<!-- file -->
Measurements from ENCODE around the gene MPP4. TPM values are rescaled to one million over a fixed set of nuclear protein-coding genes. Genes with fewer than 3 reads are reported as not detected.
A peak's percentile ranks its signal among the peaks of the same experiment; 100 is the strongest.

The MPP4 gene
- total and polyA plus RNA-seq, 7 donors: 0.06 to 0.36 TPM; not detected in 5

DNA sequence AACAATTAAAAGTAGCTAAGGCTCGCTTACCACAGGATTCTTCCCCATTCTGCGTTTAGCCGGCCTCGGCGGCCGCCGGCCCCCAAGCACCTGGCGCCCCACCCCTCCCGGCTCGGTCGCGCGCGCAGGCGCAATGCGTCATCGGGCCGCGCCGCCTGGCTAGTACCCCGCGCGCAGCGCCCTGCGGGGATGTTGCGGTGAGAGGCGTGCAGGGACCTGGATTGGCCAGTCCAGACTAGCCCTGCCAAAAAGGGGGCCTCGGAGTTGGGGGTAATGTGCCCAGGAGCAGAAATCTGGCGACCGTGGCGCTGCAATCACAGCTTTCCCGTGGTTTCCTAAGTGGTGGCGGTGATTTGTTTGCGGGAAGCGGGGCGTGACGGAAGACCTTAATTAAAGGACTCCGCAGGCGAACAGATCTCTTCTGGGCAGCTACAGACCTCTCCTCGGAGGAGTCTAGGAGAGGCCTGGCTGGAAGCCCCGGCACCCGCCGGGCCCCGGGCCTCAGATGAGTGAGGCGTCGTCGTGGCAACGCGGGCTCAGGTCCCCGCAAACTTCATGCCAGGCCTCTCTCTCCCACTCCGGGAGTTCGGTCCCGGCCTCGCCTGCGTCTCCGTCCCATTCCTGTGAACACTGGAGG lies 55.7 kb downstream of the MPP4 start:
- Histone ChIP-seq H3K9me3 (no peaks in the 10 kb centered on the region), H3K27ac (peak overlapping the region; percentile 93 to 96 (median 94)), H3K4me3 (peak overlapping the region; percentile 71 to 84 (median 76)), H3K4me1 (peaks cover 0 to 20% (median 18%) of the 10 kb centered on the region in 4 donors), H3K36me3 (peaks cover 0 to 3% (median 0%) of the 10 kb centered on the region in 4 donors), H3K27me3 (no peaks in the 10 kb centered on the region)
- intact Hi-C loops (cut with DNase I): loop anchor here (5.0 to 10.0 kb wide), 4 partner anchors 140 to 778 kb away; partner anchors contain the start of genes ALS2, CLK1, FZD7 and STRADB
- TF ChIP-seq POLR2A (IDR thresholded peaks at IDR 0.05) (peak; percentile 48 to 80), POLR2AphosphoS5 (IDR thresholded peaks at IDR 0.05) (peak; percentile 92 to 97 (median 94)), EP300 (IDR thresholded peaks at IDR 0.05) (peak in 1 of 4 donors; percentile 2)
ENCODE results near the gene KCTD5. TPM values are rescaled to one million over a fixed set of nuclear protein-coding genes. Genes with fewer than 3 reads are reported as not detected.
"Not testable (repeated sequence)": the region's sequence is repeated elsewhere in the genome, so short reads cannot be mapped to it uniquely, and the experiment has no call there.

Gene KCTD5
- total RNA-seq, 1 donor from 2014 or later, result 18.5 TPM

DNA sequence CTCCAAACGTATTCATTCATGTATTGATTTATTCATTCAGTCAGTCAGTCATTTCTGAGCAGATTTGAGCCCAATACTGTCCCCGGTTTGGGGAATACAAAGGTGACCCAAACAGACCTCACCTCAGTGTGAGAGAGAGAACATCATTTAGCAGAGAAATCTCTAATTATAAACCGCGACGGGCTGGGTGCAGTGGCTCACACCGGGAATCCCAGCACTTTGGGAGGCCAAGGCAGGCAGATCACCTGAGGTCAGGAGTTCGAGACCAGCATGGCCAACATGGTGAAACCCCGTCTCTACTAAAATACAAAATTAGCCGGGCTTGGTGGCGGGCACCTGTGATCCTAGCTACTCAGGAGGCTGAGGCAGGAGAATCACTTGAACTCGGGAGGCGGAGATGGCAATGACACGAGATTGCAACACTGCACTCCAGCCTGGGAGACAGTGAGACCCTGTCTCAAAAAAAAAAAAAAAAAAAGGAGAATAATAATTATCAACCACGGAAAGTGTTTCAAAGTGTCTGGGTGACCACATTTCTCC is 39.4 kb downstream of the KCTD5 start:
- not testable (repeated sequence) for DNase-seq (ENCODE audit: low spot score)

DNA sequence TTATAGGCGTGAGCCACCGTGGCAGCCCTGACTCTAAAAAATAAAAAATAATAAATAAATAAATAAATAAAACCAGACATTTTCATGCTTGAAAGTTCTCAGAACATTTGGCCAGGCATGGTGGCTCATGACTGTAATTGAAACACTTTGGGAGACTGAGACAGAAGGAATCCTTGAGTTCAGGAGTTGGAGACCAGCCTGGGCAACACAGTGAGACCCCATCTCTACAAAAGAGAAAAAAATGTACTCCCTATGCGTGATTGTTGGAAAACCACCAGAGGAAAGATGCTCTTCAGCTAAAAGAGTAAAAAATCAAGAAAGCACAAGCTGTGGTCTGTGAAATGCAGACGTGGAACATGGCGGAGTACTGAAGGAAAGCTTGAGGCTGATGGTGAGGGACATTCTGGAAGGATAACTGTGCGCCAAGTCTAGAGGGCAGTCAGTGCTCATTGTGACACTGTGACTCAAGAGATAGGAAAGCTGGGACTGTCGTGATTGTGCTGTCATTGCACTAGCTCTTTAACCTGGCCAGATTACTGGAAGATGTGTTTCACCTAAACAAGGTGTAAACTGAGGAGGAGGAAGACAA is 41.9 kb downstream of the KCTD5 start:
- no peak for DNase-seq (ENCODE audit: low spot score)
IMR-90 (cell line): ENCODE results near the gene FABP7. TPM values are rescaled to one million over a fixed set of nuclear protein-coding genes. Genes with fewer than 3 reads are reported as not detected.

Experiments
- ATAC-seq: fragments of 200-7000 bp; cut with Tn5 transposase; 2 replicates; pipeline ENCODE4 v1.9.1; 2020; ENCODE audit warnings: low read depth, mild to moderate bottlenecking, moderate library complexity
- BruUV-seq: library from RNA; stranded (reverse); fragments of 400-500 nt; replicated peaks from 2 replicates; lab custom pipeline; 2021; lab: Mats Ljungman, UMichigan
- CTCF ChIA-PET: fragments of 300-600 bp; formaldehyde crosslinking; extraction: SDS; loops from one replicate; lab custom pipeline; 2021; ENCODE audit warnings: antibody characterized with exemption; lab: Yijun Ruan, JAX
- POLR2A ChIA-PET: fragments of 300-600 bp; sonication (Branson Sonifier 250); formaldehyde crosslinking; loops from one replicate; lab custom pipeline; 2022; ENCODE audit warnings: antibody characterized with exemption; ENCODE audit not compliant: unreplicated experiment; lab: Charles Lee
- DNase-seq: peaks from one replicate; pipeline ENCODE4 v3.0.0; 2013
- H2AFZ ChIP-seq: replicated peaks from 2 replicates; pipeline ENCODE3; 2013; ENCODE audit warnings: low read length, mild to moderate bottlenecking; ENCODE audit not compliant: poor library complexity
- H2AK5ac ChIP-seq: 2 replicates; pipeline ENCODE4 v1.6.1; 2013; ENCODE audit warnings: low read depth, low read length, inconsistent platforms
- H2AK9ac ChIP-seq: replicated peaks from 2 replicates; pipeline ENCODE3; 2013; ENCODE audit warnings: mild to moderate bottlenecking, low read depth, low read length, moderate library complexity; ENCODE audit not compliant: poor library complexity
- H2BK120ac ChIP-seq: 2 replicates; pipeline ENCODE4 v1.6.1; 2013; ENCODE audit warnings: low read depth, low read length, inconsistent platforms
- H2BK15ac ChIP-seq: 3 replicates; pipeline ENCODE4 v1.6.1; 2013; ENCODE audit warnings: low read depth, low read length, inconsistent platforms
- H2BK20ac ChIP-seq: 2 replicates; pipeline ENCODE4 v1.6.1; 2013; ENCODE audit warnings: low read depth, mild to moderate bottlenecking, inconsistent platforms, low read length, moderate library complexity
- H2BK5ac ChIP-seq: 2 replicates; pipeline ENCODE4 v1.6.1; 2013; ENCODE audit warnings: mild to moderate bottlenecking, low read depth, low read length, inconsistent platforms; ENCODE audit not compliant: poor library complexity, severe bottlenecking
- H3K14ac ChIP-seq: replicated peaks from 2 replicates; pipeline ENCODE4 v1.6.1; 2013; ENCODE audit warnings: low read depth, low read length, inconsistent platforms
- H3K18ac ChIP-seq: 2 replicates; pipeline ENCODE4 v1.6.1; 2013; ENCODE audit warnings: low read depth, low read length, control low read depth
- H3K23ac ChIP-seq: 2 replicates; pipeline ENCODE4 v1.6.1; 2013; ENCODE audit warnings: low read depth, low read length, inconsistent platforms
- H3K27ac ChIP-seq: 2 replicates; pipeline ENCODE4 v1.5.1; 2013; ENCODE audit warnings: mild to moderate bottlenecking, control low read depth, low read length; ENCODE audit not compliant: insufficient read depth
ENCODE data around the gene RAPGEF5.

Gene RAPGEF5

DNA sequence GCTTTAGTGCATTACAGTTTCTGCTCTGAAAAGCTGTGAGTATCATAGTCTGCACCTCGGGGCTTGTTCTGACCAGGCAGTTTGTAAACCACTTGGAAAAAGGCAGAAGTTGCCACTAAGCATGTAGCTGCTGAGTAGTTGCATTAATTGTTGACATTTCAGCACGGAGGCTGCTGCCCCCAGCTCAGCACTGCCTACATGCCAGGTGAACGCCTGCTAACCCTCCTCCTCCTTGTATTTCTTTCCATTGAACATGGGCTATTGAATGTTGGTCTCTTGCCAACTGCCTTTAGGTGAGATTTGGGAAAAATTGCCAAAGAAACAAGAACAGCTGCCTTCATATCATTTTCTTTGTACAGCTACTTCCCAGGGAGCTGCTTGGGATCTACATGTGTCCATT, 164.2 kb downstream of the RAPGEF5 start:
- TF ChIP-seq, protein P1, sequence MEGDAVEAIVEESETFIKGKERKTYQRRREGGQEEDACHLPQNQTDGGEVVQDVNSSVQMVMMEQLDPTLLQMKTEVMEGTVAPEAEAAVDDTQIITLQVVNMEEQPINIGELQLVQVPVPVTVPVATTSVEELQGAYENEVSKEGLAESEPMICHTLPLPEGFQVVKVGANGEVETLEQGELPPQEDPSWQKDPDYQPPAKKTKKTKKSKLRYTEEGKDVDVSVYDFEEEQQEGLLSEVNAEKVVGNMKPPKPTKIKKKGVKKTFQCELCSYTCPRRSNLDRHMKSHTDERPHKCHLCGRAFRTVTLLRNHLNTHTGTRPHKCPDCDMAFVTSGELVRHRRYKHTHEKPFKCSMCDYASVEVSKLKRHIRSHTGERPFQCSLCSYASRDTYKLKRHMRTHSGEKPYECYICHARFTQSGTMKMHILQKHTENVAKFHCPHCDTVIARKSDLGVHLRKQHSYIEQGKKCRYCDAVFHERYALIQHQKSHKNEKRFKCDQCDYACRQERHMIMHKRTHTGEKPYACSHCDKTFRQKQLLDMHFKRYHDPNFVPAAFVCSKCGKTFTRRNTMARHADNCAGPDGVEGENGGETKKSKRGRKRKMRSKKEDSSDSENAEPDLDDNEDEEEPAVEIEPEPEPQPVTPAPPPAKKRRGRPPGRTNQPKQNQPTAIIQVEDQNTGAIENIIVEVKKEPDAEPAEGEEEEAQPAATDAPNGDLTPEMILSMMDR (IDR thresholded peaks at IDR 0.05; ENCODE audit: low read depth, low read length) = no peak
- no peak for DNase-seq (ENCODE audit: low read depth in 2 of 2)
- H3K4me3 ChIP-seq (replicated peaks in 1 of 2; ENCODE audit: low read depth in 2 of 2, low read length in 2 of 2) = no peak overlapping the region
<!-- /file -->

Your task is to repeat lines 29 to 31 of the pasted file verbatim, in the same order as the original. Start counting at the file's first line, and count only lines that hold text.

- H2BK20ac ChIP-seq: 2 replicates; pipeline ENCODE4 v1.6.1; 2013; ENCODE audit warnings: low read depth, mild to moderate bottlenecking, inconsistent platforms, low read length, moderate library complexity
- H2BK5ac ChIP-seq: 2 replicates; pipeline ENCODE4 v1.6.1; 2013; ENCODE audit warnings: mild to moderate bottlenecking, low read depth, low read length, inconsistent platforms; ENCODE audit not compliant: poor library complexity, severe bottlenecking
- H3K14ac ChIP-seq: replicated peaks from 2 replicates; pipeline ENCODE4 v1.6.1; 2013; ENCODE audit warnings: low read depth, low read length, inconsistent platforms